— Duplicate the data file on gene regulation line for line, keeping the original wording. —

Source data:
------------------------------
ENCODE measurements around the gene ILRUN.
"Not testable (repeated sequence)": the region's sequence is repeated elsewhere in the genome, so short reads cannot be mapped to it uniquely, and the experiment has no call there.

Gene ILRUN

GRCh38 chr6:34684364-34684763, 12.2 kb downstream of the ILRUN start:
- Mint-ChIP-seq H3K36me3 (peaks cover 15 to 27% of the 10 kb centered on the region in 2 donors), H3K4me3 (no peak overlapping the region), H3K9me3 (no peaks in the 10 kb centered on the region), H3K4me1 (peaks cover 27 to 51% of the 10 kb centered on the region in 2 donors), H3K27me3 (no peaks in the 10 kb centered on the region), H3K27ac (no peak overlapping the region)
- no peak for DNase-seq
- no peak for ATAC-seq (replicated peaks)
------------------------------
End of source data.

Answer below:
ENCODE measurements around the gene ILRUN.
"Not testable (repeated sequence)": the region's sequence is repeated elsewhere in the genome, so short reads cannot be mapped to it uniquely, and the experiment has no call there.

Gene ILRUN

GRCh38 chr6:34684364-34684763, 12.2 kb downstream of the ILRUN start:
- Mint-ChIP-seq H3K36me3 (peaks cover 15 to 27% of the 10 kb centered on the region in 2 donors), H3K4me3 (no peak overlapping the region), H3K9me3 (no peaks in the 10 kb centered on the region), H3K4me1 (peaks cover 27 to 51% of the 10 kb centered on the region in 2 donors), H3K27me3 (no peaks in the 10 kb centered on the region), H3K27ac (no peak overlapping the region)
- no peak for DNase-seq
- no peak for ATAC-seq (replicated peaks)